Whilst it is dangerous to generalise, most eremophilas are relatively pest free - aphids and mealy bug are the most commonly met. These can be controlled by predators or by applying 'soft' insecticides. Borers, particularly the larvae of the Cossinae family, do attack roots and stems of some Myoporum species and this may prove to be a problem for plants grown on Myoporum rootstock. (In June 1997, moths emerging from larvae and pupae, which I collected in Myoporum bateae roots and stems in my home garden were identified at the South Australian Museum as Archaeoses polygrapha (Low.). These larvae had been found before in Myoporum insulare and Myoporum montanum, commonly used as the rootstock for grafting eremophilas, but not identified positively.)

As a genus, Eremophila has the potential for use in the revegetation of minesites etc. (Richmond 1993). In his thesis, Dr Guy Richmond dealt largely with dormancy and germination of seed and the ecology of Eremophila in Western Australia. His studies centred on Mt Weld Station and Mt Keith Station in the Willuna area. He researched the potential for a range of local species to be used in this way. One statement in his conclusion, (P 218) reads:

''The future potential of this genus is significant, since it offers a wide range of uses in rangeland and minesite rehabilitation programs, horticulture, medicinal and phytochemical industries."

Eremophilas have long been recognised as fodder plants in the pastoral areas of Australia; E.maculata, E.latrobei, E.forrestii, E.longifolia, E.oldfieldii and E.scoparia are grazed, particularly as seedlings or when in the flush of new growth. (Richmond 1993).

In recent times research has been carried out on the medicinal properties of eremophilas. One such study, (Pennachio et al.), discusses the research into the cardioactive effects of extracts from E.alternifolia. In their introduction, reference is made to the Aborigines' use of decoctions for headaches, fevers, inducing sleep and general well-being. Another paper (Richmond and Ghisalberti 1994) deals with the Medicinal, Horticultural and Phytochemical uses of Eremophila. This is a most comprehensive look at the future potential of a very diverse genus of native Australian plants.


The propagation of eremophilas may be achieved from seed, from cuttings, by grafting and by tissue culture, which is still in its infancy.

There is much anecdotal material about growing ermophilas from seed, the legendary information about the seeds having to pass through the gut of an emu, is, as far as I am aware, without proof. Members of the Eremophila Study Group have from time to time reported on their successes and failures in the Study Group's Newsletters, but there is no consistency of procedure or results.

Reference to the work of Dr Guy Richmond in this area is cited above. In The Czech Republic, Paul Rezl has done some successful work on seeds extracted from fruits, raising seedlings of such species as E.compacta, E.eriocalyx and E.platycalyx.

Cuttings may be taken at most times of the year, but spring through summer are best, especially when new growths have started to mature. In autumn into winter, bottom heat is generally required. Not all species respond at the same time of the year and so there is some trial and error required to establish the optimum time. Some strike easily without hormone treatment, others respond best with hormones. Many growers have trialed different hormones and concentrations, but there is little detail reported - this area seems to be something of a 'Holy Grail' to some.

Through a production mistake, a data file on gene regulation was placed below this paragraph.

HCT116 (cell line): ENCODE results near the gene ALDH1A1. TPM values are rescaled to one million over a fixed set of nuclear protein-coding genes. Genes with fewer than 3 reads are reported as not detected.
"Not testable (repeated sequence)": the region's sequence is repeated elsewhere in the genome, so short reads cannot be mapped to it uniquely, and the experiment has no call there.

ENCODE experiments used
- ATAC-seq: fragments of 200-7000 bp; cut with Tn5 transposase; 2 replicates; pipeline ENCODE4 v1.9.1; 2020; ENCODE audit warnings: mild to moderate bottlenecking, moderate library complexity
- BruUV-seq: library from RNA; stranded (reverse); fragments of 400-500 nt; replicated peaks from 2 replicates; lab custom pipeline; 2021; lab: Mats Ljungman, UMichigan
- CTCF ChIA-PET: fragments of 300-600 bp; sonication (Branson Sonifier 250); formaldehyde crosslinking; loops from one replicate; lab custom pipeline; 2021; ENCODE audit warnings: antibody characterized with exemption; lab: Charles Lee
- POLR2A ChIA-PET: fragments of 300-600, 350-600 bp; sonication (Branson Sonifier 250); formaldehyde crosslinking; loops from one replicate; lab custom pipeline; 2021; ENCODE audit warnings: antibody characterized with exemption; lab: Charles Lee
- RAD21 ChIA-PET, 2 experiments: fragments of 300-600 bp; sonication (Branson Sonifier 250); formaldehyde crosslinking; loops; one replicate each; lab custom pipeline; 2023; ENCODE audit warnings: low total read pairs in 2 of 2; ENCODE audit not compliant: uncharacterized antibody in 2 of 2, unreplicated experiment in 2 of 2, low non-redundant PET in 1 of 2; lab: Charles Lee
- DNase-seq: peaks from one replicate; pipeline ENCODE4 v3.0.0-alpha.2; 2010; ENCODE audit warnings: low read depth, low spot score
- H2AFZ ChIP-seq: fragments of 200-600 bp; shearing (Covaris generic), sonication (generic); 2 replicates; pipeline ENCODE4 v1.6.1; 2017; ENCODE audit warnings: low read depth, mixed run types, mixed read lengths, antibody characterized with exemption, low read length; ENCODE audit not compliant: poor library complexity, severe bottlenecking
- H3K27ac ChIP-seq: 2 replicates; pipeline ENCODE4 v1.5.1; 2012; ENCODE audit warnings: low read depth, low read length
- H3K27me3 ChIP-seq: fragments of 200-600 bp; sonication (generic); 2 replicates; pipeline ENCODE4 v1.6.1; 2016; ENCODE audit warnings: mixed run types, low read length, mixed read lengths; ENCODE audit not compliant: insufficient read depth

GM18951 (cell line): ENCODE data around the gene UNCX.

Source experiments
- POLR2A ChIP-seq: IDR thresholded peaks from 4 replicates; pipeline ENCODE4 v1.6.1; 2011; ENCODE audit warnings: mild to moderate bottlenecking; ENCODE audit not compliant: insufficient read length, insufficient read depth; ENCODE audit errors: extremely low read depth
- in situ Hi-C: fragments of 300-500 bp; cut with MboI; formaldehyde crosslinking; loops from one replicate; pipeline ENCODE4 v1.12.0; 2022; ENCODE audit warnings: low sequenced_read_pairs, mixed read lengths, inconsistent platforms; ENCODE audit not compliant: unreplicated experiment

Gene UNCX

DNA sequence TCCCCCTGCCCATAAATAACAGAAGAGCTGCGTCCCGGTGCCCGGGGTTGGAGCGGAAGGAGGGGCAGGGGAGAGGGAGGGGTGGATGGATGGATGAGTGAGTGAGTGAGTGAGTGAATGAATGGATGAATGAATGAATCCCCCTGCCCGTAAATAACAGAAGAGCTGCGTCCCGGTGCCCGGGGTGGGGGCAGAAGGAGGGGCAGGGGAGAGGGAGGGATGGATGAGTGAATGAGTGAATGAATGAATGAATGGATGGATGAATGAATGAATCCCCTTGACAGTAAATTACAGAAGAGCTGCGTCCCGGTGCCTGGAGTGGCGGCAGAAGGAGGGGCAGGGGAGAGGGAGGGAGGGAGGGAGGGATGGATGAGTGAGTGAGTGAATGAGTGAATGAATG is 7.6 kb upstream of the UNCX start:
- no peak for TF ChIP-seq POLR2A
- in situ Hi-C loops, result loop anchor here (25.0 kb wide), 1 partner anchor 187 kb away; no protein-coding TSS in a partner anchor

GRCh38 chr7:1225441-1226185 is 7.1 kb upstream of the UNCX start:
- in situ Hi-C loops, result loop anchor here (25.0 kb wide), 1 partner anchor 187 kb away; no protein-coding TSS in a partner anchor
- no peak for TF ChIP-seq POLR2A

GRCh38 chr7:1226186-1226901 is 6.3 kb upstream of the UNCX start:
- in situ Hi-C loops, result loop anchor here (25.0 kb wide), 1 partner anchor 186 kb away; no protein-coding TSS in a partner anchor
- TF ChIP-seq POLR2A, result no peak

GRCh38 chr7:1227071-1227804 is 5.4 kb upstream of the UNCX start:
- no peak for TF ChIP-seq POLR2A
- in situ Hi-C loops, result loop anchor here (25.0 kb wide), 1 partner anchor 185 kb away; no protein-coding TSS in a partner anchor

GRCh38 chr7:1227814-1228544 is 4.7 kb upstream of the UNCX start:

Grafting has been a very valuable process. Much material collected in the field does not strike readily; grafting onto Myoporum stock has been the only way in which many 'new' species have been able to be introduced into cultivation. This has also been employed to produce plants for more temperate conditions. It is hoped that this method will allow more species and varieties to be introduced into cultivation for eremophiles to enjoy.

* * * * *

The future of this genus as a garden plant is very sound. Selected forms of many species are now becoming available, and there are many more to come. It is to be hoped that we are able to preserve the threatened wild populations and, through ethical collecting, have these species introduced into the collections of people who care for the genus, then ultimately into general horticulture.


  • Pennacchio, M., et al. (1995). Cardioactive Effects of Eremophila alternifolia extracts. Journal of Ethnopharmacology. 47: 91-95.
  • Richmond, G. S. (1993). A Review of the use of Eremophila (Myoporaceae) by Australian Aborigines. J. Adelaide Bot. Gard. 15(2): 101-106.
  • Richmond, G. S. (1993). Seed Dormancy, Germination and Ecology of Eremophila. Ph.D. Thesis, Curtin University. 10, 33-39, 208.
  • Richmond, G.S. and Ghisalberti, E. L. (1994). The Australian Desert Shrub Eremophila. Economic Botany 48(1): 35-59.


Special thanks to Dr R. C. Chinnock for his assistance in reading this paper and for his continual support of the Eremophila Study Group. Thanks are also expressed to those active members of the Study Group who have provided much of the information used in this paper and the lecture through their contributions to the Newsletters.

Colin is a retired teacher of chemistry and science He taught for seven years in South Australia before being seconded to teach in Papua New Guinea for two years. On returning to South Australia he taught for twenty years at Urrbrae Agricultural High School. He has a very keen interest in a wide range of horticultural pursuits as well as photography. He has been an active member of the Australian Plants Society (SA Region) for over twenty years, and leader of the ASGAP Eremophila Study Group since 1990.

This article is a reproduction of a paper presented at the ASGAP 19th Biennial Seminar which was held at Annesley College, Adelaide, 30 September to 3 October 1997.

Colin Jennings: E.spectabilis, E.biserrata, E.duttonii, E.denticulata, E.latrobei, E.alternifolia, E.eriocalyx.
Keith Townsend; E.mitchellii, E.bignonifolia.
Brian Walters; E.maculata, E.nivea, E.psilocalyx, E.racemosa, E.longifolia.


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Australian Plants online - June 2001
Association of Societies for Growing Australian Plants